Every so often my little Japan Times email asks me to read a story about "flyjin" or "stayjin." Flyjin is a pejorative portmanteau coined somewhere by somebody and referring to all the ex-pats or foreigners who spent years (or months, I suppose) living on the largesse of the EFL industry, then bugged out immediately following the Tohoku earthquake, tsunami and the Fukushima meltdowns. From what I gather from the stories on Japan Times Online, this was one of those media-flogged myths and the actual exodus amounted to about 2.6 percent more than the previous, pre-disaster year.
Well, that there were more is probably a disaster-related effect, but the numbers hardly deserve a derisive term. If someone's using it as if it were an actual phenomenon, they're not really aware of the situation, or else they're a dishonest debater. Most people stayed. So stayjin is the antonym for flyjin.
But what about people like me who came back to Japan in the aftermath of all the upheaval? I know some people have plenty of names to call me, but I left almost a year before March 11, 2011, and I returned to Japan the following November. I ended up living in Asahi, Chiba, a coastal city where the quake and tsunami both took a toll that day. I have no idea if I saw any of the ruins. Probably not. Many of my students there had been personally affected and one of them lost his house and was living with his parents. The foreign employees of the company certainly had a lot of thrilling stories to tell. What's tragedy for some becomes just another anecdote for others.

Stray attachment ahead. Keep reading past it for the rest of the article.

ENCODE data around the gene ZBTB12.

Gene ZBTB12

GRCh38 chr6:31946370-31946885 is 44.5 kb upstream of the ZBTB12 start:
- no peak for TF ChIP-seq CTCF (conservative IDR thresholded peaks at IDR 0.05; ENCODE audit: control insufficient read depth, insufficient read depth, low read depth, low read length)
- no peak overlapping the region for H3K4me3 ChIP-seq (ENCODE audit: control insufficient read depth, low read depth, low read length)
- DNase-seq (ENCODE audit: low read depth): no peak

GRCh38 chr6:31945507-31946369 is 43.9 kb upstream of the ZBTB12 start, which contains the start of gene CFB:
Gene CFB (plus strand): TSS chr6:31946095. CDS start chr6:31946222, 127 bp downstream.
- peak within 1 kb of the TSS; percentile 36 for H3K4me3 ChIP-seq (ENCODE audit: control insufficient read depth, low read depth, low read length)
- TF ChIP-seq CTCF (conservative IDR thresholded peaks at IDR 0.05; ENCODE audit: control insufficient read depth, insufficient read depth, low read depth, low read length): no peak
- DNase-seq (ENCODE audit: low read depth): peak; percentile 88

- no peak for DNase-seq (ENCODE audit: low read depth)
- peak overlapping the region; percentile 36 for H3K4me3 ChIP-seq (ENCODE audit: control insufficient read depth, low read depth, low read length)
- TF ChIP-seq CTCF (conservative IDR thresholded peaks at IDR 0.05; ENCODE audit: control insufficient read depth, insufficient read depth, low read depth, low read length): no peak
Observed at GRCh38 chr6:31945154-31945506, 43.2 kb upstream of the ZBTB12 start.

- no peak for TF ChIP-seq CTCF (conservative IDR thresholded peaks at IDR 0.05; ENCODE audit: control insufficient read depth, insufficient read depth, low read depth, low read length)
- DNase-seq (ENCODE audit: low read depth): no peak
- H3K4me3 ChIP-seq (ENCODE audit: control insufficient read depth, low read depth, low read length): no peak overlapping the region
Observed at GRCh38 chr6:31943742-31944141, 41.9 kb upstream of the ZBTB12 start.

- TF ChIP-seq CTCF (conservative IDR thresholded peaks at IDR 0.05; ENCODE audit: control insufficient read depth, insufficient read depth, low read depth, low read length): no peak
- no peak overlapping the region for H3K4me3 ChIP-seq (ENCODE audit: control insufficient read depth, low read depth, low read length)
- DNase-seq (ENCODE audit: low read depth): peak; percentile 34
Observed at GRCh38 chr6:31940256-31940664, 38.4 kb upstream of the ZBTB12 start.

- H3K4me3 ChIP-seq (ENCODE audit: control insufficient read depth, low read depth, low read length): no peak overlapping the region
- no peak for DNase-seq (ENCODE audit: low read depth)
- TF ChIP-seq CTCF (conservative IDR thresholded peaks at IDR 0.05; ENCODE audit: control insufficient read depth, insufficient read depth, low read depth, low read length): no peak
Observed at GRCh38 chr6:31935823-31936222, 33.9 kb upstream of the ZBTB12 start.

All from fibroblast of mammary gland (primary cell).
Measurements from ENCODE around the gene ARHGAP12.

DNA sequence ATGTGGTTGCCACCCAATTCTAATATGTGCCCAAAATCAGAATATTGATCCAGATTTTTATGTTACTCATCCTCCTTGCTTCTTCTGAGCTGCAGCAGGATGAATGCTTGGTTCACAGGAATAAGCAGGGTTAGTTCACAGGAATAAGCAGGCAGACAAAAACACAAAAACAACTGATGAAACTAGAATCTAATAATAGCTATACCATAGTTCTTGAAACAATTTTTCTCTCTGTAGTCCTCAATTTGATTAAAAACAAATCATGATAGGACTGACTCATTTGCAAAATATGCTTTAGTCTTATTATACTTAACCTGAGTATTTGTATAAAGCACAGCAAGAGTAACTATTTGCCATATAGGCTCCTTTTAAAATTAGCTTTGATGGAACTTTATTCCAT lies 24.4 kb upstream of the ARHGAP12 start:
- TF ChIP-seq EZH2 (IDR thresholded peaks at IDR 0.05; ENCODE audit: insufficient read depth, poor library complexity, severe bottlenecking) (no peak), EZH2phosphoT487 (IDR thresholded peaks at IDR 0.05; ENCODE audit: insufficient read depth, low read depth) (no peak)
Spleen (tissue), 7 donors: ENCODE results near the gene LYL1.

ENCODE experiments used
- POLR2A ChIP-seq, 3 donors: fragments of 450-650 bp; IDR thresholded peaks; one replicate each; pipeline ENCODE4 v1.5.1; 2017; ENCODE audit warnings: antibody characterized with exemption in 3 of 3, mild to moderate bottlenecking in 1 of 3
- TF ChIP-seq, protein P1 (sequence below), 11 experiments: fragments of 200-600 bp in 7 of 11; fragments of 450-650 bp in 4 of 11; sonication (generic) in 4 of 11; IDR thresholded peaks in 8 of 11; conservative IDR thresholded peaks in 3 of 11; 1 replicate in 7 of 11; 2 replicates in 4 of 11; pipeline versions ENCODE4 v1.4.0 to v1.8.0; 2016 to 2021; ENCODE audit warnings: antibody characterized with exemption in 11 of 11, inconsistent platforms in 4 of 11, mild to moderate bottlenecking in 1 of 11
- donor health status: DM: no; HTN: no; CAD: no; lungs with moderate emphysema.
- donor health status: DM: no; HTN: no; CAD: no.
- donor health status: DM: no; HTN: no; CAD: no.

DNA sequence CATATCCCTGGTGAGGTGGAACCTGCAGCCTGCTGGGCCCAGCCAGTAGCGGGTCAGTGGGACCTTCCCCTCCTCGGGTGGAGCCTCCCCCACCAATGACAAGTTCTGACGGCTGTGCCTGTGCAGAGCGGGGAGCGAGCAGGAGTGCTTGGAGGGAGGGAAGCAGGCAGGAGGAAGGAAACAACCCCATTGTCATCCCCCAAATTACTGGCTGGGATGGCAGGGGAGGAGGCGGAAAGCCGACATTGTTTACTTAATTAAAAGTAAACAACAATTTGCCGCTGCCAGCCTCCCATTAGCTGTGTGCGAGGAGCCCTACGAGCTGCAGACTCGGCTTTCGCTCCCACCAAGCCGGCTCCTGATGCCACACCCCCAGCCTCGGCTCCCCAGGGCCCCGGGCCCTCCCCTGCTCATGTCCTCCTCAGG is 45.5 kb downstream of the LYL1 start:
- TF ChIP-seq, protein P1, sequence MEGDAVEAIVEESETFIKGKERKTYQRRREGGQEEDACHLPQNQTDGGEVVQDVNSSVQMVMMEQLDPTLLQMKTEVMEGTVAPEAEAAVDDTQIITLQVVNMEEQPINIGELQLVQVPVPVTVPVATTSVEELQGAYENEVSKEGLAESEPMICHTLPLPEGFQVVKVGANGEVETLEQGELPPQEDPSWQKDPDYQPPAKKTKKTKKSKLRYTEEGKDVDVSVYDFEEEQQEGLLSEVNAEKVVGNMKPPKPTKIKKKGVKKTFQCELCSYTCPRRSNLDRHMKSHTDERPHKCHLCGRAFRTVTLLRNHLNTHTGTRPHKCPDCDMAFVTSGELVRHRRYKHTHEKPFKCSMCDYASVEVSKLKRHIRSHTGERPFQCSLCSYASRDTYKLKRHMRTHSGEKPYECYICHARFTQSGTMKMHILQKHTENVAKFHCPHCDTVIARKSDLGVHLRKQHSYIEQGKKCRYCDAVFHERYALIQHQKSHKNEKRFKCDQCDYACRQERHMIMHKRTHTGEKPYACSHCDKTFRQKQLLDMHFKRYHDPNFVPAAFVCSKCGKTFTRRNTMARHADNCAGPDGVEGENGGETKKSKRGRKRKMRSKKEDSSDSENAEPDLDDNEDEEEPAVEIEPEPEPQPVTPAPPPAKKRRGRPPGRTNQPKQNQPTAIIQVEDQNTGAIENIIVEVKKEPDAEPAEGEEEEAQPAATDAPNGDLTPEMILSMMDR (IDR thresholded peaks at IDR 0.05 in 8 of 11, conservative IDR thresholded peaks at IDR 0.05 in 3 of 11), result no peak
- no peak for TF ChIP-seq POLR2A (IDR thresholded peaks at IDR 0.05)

Another teacher trained with me, more came later. Just before I relocated, we added two more newcomers-- although one had been in Japan at least since the previous summer-- and I helped train my own replacement. Just this past weekend my mom told me of a friend's daughter who absolutely loves Japan and plans to relocate here to study and find a job. I'm supposed to email her sometime and give her advice, which I'm happy to do; many helped me when I first came to Japan and I feel an obligation to do the same.
So how about a positive name for people like this, people who want to live and work in this amazing country, full of wonderful people? People who deserve better than to think the ex-pats they come to know and love take flight at the first sign of trouble.